It would be useful to device a procedure for maintaining the O3 concentration for longer times and we are investigating a possible procedure. On the other hand, ozonation of either olive or sunflower oils requires a much longer time and the procedure needs to be well-standardized in terms of gas-flow, O3 concentration, oil volume, and temperature. As recently reviewed, at least twenty different vegetable oils have been patented but so far it remains impossible to define their relative cost/benefit. At this stage, after evaluating several physicochemical criteria, stability, efficacy, and cost, it seems that sesame oil has several advantages in comparison to other oils.
How and when ozonated water and oils are used?
Chronic wounds range from diabetic foot to putrid and deep ulcers due to limb atherosclerosis, or trauma and burns. Moreover, both immunosuppressive chemotherapy and/or malnutrition cause abscesses, anal fissures and fistulae, bed sores, furunculosis, and osteomyelitis which are difficult to treat and often fail after prolonged treatments. About 7 million patients in the United States are affected with a cost over US$ 25 billion annually.
Various types of disinfectants, antibiotics, antifungal, antiprotozoal, and growth factors are scarcely effective because the deranged metabolism and local hypoxia are not modified. Several other approaches such as vacuum therapy, maggot therapy and devices for providing topical oxygen therapy in a clinical setting have been proposed and variably used. This last approach has a rationale in the sense that enhanced oxygenation is useful for activating the metabolism and cell proliferation of ischemic tissues. However, it has also considerable limitations because it is a cumbersome therapy, with minimal disinfectant activity and modifications of the fundamental pathogenetic mechanisms.
Another topic of critical interest is the pathologies of the vaginal mucosa. Although rarely deadly (as the toxic shock syndrome due to a forgotten absorbent tampon), a majority of women physically and psychologically frequently suffer from a number of infections due to several pathogens such as Neisseria gonorrhoeae, Trichomonas vaginalis, Candida albicans, Chlamidia trachomatis, Herpes virus type-II (HVII), human papilloma viruses (HPV), human immunodeficiency virus (HIV), often due to unprotected sexual intercourses, stress, change in sexual partners and also physiological hormonal changes during menopausa. About 20 million Americans are affected by the distressing HV-II and as many 40 million have the genital HPV with warts and the impending risk of cervix cancer. Moreover, the further implantation of opportunistic infections complicates the treatment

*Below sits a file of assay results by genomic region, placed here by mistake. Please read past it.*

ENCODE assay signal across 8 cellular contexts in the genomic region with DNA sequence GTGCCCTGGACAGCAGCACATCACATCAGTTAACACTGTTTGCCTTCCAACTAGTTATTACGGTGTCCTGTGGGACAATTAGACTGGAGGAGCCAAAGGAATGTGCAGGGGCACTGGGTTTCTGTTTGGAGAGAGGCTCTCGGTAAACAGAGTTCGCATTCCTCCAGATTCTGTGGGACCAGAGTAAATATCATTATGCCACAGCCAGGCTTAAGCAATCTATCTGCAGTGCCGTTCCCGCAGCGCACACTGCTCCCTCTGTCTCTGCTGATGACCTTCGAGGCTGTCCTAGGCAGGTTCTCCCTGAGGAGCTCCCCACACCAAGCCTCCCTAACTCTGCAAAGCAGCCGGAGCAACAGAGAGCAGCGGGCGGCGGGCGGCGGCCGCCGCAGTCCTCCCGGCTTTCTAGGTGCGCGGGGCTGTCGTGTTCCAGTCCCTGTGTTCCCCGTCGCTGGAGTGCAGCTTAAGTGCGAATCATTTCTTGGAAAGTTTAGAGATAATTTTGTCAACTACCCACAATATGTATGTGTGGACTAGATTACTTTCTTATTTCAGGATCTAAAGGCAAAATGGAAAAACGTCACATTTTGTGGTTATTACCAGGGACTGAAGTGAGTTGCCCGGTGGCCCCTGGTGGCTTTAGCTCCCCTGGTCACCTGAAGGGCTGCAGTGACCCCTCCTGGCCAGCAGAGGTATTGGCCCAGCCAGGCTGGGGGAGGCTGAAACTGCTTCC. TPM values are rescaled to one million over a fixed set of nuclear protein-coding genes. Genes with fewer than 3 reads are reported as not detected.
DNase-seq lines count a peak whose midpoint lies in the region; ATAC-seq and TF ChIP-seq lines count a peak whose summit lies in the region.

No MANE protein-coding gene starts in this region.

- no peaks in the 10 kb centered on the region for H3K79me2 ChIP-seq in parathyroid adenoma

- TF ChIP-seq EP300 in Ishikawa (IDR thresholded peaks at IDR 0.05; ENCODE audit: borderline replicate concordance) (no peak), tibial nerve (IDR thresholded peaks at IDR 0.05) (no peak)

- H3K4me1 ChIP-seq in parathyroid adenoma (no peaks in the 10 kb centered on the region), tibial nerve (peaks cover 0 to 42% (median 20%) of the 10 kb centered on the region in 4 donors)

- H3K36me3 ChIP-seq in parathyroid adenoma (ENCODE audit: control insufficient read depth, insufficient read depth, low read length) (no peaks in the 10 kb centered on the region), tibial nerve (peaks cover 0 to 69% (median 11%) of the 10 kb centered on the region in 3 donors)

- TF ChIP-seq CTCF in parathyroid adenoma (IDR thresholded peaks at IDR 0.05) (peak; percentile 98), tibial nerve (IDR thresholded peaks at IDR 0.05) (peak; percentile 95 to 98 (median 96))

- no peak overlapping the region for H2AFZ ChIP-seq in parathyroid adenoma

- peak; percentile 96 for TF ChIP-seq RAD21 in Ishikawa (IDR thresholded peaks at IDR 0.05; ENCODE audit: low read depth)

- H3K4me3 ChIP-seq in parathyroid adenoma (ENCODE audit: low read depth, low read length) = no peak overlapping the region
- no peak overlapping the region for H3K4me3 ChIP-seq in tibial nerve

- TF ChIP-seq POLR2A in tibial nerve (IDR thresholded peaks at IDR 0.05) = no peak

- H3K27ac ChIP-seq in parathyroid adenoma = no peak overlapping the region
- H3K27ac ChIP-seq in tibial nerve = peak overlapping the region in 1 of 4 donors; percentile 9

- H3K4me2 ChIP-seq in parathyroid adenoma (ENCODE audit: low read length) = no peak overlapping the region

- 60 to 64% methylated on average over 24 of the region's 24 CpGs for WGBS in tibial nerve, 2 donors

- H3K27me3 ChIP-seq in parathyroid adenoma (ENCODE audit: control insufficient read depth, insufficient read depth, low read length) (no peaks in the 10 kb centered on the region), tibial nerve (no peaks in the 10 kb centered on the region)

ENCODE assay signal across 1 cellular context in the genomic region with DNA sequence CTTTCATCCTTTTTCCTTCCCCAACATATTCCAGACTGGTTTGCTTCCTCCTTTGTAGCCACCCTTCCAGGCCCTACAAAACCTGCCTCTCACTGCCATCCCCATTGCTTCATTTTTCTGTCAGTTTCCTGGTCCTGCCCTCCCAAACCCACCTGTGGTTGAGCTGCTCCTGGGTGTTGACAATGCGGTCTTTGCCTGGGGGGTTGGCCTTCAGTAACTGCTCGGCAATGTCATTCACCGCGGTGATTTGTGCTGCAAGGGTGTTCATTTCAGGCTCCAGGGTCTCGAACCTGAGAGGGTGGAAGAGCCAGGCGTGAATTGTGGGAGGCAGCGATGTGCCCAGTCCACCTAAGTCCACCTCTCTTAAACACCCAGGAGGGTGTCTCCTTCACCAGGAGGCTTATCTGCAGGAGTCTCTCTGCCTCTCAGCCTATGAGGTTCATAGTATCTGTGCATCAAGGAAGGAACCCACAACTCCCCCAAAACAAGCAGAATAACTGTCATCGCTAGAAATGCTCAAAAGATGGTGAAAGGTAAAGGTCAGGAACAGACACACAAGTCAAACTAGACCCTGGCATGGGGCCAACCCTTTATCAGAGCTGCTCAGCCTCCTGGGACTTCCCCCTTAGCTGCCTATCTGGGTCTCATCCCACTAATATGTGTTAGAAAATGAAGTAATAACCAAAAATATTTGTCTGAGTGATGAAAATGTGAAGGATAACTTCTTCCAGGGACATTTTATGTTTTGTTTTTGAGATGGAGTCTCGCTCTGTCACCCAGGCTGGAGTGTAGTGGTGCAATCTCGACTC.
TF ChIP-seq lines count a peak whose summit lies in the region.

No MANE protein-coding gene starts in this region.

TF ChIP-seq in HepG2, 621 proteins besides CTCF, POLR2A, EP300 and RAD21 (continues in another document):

It is unfortunate that orthodox medications are expensive and not so useful because of drug-resistant pathogens and side effects limiting the compliance. So far official medicine has not yet entertained the topical use of O3 and derivatives in therapy because they are not profitable and no extensive clinical trials have been published in peer-reviewed journals: the therapy has remained in practitioners’ hands and the results remain anecdotal. Moreover, the parenteral use of ozone, also known as ozone therapy, is very useful as adjuvant: it is reasonably ease to perform in terms of classical ozonated major and minor autohemotherapy.
The latter modality has been successfully used for eliminating recurrences of HV-I and II infections. However, topical therapy is essential and it is carried out by using vaginal irrigation of fresh ozonated water and application of vaginal ozonated oil pessaries for the night. During prolonged treatment the ozonated compounds allows the elimination of any pathogens. So far no resistance to O3 has been demonstrated. Creams containing ozonated oils can be used 3-4 times daily for external genital areas and also for several anorectal affections.
As for the oral infections (aphthae, HV-I, opportunistic superinfections, or acne) the earliest as possible application of ozonated ointments, by minimizing pathogen diffusion and enhancing microcirculation, reduces the swelling, destroys the pathogen, and allows a rapid healing. Last but not least, clinical trials in tinea pedis as well as onychomycosis have been recently published and have shown the usefulness of ozonated sunflower oil.
At the present, especially in young people, venereal infections are increasingly frequent and therefore a suitable, effective medication with ozonated compounds will be a huge economical and social value. Also, elderly people are burdened with a variety of wounds and ulcers, some of which never heal, making life miserable. It is hoped that the the great number of research will inform official medicine for advance of ozone therapy and will incite to programme suitable clinical trials to show the full efficacy of ozone therapy by evidence-based medicine.